I love the variety in the environments. The first time I saw the caverns was really great, with many layers, all wonderfully animated: gentle cascading waterfalls, the shimmering pools of water reflecting the stalactites. The animation simply shines throughout the whole game and is filled with seemingly hand-drawn goodness. Similar to some levels in New Super Mario Bros. Wii, you'll find levels where you're surrounded in darkness, and Blob then becomes a limited light source. Other levels use the silhouette visual imagery, where only the background is lit, making you and other characters simple shadows (technique expertly used in Donkey Kong Country Returns).
The music is certainly well done and is quite enjoyable. However, the only complaint I have is that the music loops on itself quite poorly. You'll hear an abrupt end to the track before it loops, and it just breaks the flow of an otherwise pleasant soundtrack. Surprisingly, some of the music tracks borrow heavily from the original NES theme (which sounded pretty awful in the first place) and is used in various tracks such that it brought a smile to my face whenever I would recognize it. Overall, music is soothing and relaxing (The caverns come to mind...)
Subterra music is oh so nice
Great nod to the original NES game!
Also, the Boy crying out "Blooob!" is cute but annoying when you're doing it constantly, though I guess it makes sense that you call out for him so he will come. The simple whistle would have been sufficient.
To sum it up: I'm really happy how WayForward revitalized the old game by taking the source and focusing on the core mechanic and making a game worth remembering. For fans of the 2D puzzle platformer genre, you really can't go wrong with this game, and you owe it to yourself to check it out at this point in the Wii's life.
I enjoyed this one quite a bit, and its 14 dollar price on Amazon sure is tempting (I rented it and couldn't finish in time). Great visuals, charm, and clever puzzle gameplay.
I thought the controls were a little iffy in spots, and the jellybean colors kept movin' around from level to level, which was somewhat annoying. Otherwise, I've got little to complain about regarding this adorable title from WayForward.
@Guillaume I mean in general (past, present, and future). With this game, all the "Mighty" games, and the Shantae games, Wayforward is a third party company that keeps on delivering quality product for Nintendo. I can't wait to see what they do on the 3DS and Wii U.
Haha, I didn't notice my repeated phrase when I was editing the review but you're right, thanks for pointing that out. Good catch! It's fixed, glad you have been enjoying my reviews. Oh, and that's a good tip about not viewing the unlockable concept art while you complete challenge levels. Yeah, they spoil a lot.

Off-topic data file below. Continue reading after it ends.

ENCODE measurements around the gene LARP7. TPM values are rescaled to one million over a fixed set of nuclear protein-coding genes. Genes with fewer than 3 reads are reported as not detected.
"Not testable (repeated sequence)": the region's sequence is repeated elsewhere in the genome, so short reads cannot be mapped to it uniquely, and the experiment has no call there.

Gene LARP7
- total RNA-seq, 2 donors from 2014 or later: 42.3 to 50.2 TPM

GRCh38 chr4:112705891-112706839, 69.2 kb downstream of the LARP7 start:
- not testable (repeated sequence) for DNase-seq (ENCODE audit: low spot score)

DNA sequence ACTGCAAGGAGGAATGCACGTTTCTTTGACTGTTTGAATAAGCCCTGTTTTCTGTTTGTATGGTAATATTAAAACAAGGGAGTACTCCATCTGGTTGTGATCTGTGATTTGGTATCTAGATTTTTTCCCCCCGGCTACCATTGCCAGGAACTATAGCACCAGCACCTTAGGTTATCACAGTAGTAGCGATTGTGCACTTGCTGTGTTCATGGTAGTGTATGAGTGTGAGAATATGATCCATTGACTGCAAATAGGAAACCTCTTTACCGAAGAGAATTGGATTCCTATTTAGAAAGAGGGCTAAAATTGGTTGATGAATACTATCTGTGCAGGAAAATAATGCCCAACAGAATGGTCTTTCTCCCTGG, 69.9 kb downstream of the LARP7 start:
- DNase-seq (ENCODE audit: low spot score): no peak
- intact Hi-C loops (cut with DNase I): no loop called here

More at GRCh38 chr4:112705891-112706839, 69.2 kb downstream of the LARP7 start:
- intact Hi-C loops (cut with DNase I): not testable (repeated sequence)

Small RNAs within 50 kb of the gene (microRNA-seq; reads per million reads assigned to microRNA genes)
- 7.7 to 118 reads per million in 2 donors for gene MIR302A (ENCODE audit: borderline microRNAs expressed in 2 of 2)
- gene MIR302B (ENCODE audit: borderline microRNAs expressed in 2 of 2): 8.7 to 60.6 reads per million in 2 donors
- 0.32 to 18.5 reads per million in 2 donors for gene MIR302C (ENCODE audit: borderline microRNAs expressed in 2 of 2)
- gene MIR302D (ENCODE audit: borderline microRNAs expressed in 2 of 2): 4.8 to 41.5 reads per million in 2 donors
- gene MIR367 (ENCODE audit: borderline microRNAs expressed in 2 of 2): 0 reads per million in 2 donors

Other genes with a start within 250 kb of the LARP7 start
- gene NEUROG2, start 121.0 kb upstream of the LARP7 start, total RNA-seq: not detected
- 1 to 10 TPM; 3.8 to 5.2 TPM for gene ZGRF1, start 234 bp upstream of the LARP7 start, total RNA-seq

Yeah, you're right, it's pretty cheap at Amazon! @carlosrox, I guess you haven't found a good deal like that yet. I know that as an artist you will likely appreciate this game just for the visuals alone.
Very nice review, indeed, roykoopa64. A Boy and His Blob holds a very special place in my gaming heart, and is a game that from the start I knew I'd be taken by. And taken I was. It isn't a perfect game, yet when rating the game myself I could give it nothing less than a perfect score. It is, as others have echoed, unbelievably charming. Everything melds together to form a wonderfully rich, evocative experience. Your rating is lower than mine, but mine is bit bloated I must admit, and your criticisms are certainly warranted - especially when noting the lack of freedom of exploration. Linear games are fine, but A Boy and His Blob does limit one's inventive need for progression. Yet its issues are easy to overlook once engrossed in all that the game has to offer. From its gorgeous visuals to its captivating melodies, A Boy and His Blob is a game of rare caliber. One recommended to all that are open to experience games created with care, that will open its heart up to you and offer up a hug or two. So, thank you, roykoopa64, for drawing attention to this sadly overlooked, sadly underplayed, and sadly under-appreciated diamond in the Wii rough.
@NoName, I always knew you were a big fan of this game, so your comments are much appreciated. And I completely understand your reasoning behind your score, it's just like Sir Master Sephiroth said in his editorial, a game's flaws may not be enough to bring down your enjoyment of a particular game if the positives far outweigh everything else you personally hold dear to.
By the way everyone, just to spread some of that love for this game, I found this cool wallpaper (it's on my desktop now):
Click this link for the original image (1280x1024).